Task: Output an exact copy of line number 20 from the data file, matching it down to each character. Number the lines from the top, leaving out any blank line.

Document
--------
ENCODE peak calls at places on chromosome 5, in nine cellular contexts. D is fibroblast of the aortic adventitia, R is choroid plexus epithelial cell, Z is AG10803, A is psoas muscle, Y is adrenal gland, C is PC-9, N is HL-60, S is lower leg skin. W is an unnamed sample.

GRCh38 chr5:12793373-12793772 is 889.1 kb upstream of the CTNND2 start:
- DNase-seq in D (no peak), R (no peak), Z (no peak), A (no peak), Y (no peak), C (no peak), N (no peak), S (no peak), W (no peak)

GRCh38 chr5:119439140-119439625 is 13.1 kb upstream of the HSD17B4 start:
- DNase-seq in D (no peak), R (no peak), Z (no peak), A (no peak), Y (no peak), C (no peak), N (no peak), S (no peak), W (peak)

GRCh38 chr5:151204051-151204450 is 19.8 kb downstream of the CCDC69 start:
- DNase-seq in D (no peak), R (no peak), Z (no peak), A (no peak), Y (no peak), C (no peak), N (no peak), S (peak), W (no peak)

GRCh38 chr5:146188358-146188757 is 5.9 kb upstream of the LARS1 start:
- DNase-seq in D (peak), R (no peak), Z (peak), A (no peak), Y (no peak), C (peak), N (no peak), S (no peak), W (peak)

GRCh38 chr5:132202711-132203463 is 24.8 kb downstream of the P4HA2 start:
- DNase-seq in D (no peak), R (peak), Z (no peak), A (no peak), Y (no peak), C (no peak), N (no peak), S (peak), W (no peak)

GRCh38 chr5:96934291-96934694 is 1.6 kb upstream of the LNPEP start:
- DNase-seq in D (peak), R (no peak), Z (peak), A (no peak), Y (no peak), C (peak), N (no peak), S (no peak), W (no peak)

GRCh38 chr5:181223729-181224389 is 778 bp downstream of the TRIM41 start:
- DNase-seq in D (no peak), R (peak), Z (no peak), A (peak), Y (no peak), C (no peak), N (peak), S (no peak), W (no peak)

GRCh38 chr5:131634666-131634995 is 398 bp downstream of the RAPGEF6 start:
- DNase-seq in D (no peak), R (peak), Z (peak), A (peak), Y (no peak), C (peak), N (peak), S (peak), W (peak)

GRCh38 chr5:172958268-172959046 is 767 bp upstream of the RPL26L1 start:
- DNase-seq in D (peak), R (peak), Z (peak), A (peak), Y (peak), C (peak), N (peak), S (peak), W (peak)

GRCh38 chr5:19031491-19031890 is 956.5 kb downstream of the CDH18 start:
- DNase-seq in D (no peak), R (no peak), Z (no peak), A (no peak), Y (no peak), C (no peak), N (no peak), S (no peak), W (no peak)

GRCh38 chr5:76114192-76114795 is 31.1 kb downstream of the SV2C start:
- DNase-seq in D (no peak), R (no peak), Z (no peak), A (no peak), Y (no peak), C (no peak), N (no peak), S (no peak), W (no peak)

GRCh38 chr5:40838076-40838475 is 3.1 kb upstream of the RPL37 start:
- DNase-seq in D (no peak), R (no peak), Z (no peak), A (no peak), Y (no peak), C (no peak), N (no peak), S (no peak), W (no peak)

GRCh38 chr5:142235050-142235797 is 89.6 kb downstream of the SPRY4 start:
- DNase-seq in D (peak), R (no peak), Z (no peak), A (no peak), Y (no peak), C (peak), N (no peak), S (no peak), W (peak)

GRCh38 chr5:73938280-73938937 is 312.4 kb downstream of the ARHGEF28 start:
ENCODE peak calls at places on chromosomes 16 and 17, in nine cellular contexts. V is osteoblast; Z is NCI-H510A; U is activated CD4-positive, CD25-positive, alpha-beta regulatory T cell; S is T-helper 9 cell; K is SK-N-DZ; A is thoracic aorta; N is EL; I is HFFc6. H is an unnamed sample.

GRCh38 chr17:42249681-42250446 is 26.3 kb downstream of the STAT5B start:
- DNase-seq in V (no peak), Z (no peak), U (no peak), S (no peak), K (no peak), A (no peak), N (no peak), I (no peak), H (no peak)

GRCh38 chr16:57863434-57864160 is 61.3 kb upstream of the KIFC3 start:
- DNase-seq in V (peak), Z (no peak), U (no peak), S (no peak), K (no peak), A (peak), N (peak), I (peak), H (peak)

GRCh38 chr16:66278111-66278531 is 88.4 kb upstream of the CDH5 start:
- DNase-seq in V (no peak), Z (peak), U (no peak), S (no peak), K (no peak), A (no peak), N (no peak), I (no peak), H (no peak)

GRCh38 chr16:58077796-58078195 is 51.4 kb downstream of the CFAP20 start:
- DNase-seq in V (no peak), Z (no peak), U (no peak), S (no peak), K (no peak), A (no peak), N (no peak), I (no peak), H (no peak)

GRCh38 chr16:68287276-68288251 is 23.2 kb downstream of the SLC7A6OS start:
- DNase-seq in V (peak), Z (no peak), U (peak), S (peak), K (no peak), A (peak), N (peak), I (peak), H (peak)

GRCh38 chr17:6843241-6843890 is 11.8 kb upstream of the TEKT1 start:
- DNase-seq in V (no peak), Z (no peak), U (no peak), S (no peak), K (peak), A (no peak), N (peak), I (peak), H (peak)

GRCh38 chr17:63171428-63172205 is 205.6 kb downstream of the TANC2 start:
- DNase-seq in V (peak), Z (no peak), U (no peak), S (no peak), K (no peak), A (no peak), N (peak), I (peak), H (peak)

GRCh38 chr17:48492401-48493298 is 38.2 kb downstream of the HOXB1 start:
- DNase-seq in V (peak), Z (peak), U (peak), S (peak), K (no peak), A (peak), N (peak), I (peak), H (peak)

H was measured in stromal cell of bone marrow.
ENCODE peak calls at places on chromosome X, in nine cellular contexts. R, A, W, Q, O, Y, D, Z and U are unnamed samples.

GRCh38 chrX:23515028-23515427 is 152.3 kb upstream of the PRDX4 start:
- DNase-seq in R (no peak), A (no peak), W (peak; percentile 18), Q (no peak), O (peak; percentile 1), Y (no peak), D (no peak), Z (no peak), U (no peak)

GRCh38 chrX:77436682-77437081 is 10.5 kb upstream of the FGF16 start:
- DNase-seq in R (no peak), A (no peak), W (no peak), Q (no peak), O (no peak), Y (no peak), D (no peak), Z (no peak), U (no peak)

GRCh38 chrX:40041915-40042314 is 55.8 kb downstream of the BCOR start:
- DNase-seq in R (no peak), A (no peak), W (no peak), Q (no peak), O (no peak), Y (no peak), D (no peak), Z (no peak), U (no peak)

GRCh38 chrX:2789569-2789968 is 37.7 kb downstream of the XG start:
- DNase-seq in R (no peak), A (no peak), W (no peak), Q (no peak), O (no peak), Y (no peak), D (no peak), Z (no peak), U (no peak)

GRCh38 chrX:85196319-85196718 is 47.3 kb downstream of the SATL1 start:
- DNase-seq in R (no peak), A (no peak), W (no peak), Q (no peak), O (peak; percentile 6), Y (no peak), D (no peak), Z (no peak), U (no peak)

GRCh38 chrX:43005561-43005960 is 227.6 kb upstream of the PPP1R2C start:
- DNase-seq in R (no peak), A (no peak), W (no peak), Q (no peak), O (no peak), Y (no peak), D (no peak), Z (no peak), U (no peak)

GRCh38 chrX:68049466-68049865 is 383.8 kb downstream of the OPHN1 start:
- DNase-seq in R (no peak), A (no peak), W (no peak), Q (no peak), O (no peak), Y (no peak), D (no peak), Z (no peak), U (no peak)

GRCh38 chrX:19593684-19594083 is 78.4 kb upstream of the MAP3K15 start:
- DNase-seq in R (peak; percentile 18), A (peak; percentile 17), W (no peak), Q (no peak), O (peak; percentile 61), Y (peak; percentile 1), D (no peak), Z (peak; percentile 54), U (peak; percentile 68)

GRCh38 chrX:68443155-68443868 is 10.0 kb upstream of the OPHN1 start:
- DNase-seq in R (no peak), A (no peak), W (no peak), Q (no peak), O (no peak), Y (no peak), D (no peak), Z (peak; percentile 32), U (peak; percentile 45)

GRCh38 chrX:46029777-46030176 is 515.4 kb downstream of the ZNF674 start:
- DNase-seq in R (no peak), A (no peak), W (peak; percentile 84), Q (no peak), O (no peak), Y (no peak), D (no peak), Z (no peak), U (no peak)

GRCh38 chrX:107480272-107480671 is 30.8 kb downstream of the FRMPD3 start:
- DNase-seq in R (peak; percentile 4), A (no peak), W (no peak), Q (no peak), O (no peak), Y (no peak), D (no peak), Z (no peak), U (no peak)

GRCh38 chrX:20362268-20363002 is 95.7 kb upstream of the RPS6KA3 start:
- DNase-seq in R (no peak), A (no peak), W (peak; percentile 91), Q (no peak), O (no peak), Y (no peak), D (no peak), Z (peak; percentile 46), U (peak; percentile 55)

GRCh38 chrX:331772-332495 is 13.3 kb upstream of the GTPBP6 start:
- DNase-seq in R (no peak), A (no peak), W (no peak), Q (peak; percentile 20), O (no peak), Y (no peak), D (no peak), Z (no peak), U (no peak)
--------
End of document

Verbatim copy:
GRCh38 chr5:19031491-19031890 is 956.5 kb downstream of the CDH18 start: